The findings led the researchers to propose that natural regulation of energy they found in the quantum heat engine photocell may play a critical role in the photosynthesis in plants, perhaps explaining the predominance of green plants on Earth.
Michael Grätzel is a Professor at the Ecole Polytechnique de Lausanne and directs the Laboratory of Photonics and Interfaces there. He discovered a new type of solar cell based on dye-sensitized mesoscopic oxide films and pioneered studies of nanocrystalline semiconductor junctions and their use in photoelectrochemical cells for the splitting of water into hydrogen and oxygen by sunlight. He is the author of over 800 publications, 2 books, and inventor of more than 50 patents. His work has been cited over 50 000 times. He has received numerous prestigious awards, including the Harvey Prize (Technion Israel), the Galvani Medal, the Faraday Medal, the Dutch Havinga Award, the Japan Coordination Chemistry Award, the ENI-Italgas Prize, the European Innovation Prize 2000, and the Gerischer Award. He was selected by the Scientific American as one of the 50 top researchers in the world. He received a doctor’s degree in Natural Science from the Technical University Berlin and honorary doctor’s degrees from the Universities of Hasselt (Belgium), Delft (The Netherlands), Uppsala (Sweden), and Turin (Italy). He is a member of the Swiss Chemical Society and the European Academy of Science and a Fellow of the Royal Society of Chemistry (FRSC) and was elected as a honorary member of the Société Vaudoise de Sciences Naturelles.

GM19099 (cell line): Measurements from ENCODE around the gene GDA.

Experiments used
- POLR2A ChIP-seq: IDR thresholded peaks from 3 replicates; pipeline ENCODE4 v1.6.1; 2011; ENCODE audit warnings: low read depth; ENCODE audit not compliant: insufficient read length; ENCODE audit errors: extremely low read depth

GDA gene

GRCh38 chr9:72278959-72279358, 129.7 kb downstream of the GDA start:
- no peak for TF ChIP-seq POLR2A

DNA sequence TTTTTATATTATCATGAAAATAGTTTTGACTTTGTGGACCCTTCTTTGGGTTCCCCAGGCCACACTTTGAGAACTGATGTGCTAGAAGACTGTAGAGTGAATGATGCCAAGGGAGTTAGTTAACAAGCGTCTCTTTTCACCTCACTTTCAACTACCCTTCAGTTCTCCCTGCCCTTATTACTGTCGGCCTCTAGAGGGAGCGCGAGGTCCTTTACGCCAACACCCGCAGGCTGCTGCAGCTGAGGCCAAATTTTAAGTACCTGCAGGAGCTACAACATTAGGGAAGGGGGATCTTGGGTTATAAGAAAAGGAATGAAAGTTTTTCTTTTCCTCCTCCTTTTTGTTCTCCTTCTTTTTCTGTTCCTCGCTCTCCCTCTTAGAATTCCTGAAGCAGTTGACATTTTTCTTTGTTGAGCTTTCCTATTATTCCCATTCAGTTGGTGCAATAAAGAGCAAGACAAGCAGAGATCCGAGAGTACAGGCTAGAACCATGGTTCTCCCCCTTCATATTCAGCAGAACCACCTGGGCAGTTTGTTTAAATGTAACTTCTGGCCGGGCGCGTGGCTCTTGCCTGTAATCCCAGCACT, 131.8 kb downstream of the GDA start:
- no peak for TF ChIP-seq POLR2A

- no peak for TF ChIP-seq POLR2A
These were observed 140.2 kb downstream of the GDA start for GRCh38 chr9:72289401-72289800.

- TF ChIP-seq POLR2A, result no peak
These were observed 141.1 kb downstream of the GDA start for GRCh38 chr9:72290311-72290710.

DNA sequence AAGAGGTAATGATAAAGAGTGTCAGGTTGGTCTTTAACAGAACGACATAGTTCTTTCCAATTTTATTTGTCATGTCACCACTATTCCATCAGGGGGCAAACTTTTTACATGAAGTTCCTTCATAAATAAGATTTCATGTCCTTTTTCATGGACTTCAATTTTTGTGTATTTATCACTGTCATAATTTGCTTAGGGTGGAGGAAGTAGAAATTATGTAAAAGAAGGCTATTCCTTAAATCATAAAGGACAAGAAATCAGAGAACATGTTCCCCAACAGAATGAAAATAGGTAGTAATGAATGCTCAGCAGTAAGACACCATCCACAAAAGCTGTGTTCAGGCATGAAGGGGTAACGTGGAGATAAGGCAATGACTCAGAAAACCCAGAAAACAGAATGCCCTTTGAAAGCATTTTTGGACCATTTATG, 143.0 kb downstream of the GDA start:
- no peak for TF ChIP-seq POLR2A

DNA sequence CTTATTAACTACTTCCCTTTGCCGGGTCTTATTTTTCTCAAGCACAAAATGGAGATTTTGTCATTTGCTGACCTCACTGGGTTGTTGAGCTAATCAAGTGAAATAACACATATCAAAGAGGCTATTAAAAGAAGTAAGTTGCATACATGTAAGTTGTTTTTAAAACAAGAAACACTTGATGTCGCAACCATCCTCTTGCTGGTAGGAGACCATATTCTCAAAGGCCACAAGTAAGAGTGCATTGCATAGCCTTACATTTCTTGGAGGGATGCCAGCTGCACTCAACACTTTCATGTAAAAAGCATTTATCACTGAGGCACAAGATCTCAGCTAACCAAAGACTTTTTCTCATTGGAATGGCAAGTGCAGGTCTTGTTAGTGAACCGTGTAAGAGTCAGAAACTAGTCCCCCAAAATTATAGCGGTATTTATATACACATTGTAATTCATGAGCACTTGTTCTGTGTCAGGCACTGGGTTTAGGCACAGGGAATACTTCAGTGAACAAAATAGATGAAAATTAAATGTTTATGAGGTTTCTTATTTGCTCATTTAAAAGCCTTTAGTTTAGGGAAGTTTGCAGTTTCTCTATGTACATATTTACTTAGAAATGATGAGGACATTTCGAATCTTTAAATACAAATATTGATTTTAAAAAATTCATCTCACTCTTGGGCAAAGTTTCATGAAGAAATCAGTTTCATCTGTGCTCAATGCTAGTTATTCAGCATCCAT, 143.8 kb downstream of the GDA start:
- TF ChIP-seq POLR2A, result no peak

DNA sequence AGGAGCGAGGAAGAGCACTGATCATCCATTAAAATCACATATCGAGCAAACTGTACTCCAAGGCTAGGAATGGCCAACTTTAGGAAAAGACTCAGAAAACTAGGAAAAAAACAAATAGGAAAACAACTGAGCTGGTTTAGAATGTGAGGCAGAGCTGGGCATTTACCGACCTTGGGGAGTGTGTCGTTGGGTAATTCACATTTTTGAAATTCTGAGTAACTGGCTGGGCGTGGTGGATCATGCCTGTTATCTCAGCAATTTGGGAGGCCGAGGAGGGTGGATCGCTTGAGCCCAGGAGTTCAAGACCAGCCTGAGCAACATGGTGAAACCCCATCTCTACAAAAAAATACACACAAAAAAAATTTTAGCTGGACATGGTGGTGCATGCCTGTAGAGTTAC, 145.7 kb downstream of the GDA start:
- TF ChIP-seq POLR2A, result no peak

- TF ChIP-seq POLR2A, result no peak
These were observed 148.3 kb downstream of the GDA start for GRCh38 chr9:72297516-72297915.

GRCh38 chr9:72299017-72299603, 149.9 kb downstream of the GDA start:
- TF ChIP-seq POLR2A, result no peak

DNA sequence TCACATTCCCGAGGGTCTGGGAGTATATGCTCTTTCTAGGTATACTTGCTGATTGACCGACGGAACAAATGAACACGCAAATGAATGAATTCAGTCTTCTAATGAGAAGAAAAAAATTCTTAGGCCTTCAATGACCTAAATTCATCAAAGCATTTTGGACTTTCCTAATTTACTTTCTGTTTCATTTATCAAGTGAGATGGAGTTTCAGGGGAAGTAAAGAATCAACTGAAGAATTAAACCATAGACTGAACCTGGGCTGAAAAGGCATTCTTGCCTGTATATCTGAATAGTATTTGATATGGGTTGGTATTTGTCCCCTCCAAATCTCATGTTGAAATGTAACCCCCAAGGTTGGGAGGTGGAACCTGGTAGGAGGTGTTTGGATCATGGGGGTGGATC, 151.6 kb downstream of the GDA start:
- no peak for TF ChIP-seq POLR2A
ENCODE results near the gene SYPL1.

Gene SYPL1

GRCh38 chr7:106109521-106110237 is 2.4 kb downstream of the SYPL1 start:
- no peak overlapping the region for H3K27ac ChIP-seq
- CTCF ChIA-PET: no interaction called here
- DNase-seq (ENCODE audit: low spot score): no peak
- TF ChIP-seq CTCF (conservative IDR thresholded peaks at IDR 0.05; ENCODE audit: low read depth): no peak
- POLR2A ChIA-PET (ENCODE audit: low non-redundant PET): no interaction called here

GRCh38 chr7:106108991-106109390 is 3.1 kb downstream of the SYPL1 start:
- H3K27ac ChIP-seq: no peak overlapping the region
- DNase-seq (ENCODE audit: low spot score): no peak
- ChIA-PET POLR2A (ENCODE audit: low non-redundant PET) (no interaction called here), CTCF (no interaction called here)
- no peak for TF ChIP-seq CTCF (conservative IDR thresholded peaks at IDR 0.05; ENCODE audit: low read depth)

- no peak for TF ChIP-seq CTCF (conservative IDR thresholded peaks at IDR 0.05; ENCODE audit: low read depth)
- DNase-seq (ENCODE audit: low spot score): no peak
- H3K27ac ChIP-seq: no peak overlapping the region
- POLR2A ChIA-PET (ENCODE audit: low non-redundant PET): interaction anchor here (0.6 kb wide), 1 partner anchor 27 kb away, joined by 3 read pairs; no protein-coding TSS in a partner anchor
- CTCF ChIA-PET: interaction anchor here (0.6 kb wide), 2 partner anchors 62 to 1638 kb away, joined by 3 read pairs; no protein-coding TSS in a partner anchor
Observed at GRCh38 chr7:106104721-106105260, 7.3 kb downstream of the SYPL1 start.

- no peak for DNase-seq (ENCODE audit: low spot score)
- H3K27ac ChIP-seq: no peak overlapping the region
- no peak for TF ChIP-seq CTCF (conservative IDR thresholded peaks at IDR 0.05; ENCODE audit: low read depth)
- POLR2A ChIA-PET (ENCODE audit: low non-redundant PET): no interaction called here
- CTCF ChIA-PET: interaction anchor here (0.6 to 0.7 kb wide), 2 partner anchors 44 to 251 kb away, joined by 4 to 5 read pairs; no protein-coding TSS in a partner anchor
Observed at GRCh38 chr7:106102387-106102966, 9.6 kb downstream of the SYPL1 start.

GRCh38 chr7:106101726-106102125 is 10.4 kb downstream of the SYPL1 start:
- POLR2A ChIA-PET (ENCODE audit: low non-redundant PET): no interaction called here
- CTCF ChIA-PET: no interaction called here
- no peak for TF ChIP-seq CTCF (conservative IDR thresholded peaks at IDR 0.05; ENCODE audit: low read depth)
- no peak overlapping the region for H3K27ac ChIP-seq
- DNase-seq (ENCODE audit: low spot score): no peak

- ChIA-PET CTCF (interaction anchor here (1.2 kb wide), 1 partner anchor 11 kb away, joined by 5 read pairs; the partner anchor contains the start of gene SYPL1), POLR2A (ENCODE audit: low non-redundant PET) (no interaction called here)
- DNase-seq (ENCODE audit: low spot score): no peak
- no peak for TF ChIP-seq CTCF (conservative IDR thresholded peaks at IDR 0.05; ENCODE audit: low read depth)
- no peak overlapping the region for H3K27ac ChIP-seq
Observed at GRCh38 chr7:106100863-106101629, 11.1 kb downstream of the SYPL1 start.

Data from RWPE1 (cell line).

The Comparison of Photosynthesis and Solar Cells - …
As of yet few quantum physicists have actually written philosophical papers on the political implications of photochemical solar cells. While they remain in the laboratories, predictions have been set that within three to five years, they will become a more aesthetic approach to solar energy generation with the same, if not better conductivity levels as current photovoltaics. Basically, its high-tech competition.